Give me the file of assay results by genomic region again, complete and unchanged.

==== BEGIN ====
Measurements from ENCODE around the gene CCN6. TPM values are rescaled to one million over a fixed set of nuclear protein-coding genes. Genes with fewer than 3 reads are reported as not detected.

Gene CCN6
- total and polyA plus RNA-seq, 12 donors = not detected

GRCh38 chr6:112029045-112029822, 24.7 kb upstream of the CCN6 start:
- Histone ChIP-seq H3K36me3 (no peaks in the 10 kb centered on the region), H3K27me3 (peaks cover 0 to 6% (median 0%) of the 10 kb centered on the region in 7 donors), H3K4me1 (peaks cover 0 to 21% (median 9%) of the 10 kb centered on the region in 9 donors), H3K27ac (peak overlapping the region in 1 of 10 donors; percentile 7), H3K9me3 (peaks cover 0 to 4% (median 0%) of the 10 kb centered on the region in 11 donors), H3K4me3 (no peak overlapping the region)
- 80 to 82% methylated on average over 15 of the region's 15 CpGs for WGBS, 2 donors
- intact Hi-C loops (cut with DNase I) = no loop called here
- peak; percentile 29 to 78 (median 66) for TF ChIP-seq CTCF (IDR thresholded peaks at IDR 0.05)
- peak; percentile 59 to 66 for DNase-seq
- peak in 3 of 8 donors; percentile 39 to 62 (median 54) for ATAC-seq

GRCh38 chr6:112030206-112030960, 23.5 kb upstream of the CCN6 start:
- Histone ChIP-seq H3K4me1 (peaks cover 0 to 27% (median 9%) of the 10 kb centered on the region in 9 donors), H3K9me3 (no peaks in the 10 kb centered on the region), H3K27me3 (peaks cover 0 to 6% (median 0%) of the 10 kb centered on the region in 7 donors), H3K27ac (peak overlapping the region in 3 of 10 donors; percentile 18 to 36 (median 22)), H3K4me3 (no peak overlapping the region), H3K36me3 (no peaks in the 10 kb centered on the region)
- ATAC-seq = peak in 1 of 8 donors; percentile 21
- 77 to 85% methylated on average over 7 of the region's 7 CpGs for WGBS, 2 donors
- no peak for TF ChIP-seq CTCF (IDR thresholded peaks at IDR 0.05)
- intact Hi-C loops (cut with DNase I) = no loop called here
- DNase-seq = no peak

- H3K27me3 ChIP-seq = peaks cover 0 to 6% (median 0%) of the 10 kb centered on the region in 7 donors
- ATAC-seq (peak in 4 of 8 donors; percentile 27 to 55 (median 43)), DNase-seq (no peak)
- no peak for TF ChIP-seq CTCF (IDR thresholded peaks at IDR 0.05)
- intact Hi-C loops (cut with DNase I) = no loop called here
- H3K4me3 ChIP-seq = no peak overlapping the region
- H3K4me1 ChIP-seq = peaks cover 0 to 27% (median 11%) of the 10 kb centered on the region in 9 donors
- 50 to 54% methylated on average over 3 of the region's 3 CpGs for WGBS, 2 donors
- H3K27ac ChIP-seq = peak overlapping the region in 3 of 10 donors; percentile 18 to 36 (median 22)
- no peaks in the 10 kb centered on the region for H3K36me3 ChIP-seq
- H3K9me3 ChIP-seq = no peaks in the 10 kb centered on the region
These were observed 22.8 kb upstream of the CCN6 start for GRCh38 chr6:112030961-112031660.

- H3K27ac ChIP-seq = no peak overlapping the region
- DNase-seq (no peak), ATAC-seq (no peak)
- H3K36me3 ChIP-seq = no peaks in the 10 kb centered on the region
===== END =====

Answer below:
Measurements from ENCODE around the gene CCN6. TPM values are rescaled to one million over a fixed set of nuclear protein-coding genes. Genes with fewer than 3 reads are reported as not detected.

Gene CCN6
- total and polyA plus RNA-seq, 12 donors = not detected

GRCh38 chr6:112029045-112029822, 24.7 kb upstream of the CCN6 start:
- Histone ChIP-seq H3K36me3 (no peaks in the 10 kb centered on the region), H3K27me3 (peaks cover 0 to 6% (median 0%) of the 10 kb centered on the region in 7 donors), H3K4me1 (peaks cover 0 to 21% (median 9%) of the 10 kb centered on the region in 9 donors), H3K27ac (peak overlapping the region in 1 of 10 donors; percentile 7), H3K9me3 (peaks cover 0 to 4% (median 0%) of the 10 kb centered on the region in 11 donors), H3K4me3 (no peak overlapping the region)
- 80 to 82% methylated on average over 15 of the region's 15 CpGs for WGBS, 2 donors
- intact Hi-C loops (cut with DNase I) = no loop called here
- peak; percentile 29 to 78 (median 66) for TF ChIP-seq CTCF (IDR thresholded peaks at IDR 0.05)
- peak; percentile 59 to 66 for DNase-seq
- peak in 3 of 8 donors; percentile 39 to 62 (median 54) for ATAC-seq

GRCh38 chr6:112030206-112030960, 23.5 kb upstream of the CCN6 start:
- Histone ChIP-seq H3K4me1 (peaks cover 0 to 27% (median 9%) of the 10 kb centered on the region in 9 donors), H3K9me3 (no peaks in the 10 kb centered on the region), H3K27me3 (peaks cover 0 to 6% (median 0%) of the 10 kb centered on the region in 7 donors), H3K27ac (peak overlapping the region in 3 of 10 donors; percentile 18 to 36 (median 22)), H3K4me3 (no peak overlapping the region), H3K36me3 (no peaks in the 10 kb centered on the region)
- ATAC-seq = peak in 1 of 8 donors; percentile 21
- 77 to 85% methylated on average over 7 of the region's 7 CpGs for WGBS, 2 donors
- no peak for TF ChIP-seq CTCF (IDR thresholded peaks at IDR 0.05)
- intact Hi-C loops (cut with DNase I) = no loop called here
- DNase-seq = no peak

- H3K27me3 ChIP-seq = peaks cover 0 to 6% (median 0%) of the 10 kb centered on the region in 7 donors
- ATAC-seq (peak in 4 of 8 donors; percentile 27 to 55 (median 43)), DNase-seq (no peak)
- no peak for TF ChIP-seq CTCF (IDR thresholded peaks at IDR 0.05)
- intact Hi-C loops (cut with DNase I) = no loop called here
- H3K4me3 ChIP-seq = no peak overlapping the region
- H3K4me1 ChIP-seq = peaks cover 0 to 27% (median 11%) of the 10 kb centered on the region in 9 donors
- 50 to 54% methylated on average over 3 of the region's 3 CpGs for WGBS, 2 donors
- H3K27ac ChIP-seq = peak overlapping the region in 3 of 10 donors; percentile 18 to 36 (median 22)
- no peaks in the 10 kb centered on the region for H3K36me3 ChIP-seq
- H3K9me3 ChIP-seq = no peaks in the 10 kb centered on the region
These were observed 22.8 kb upstream of the CCN6 start for GRCh38 chr6:112030961-112031660.

- H3K27ac ChIP-seq = no peak overlapping the region
- DNase-seq (no peak), ATAC-seq (no peak)
- H3K36me3 ChIP-seq = no peaks in the 10 kb centered on the region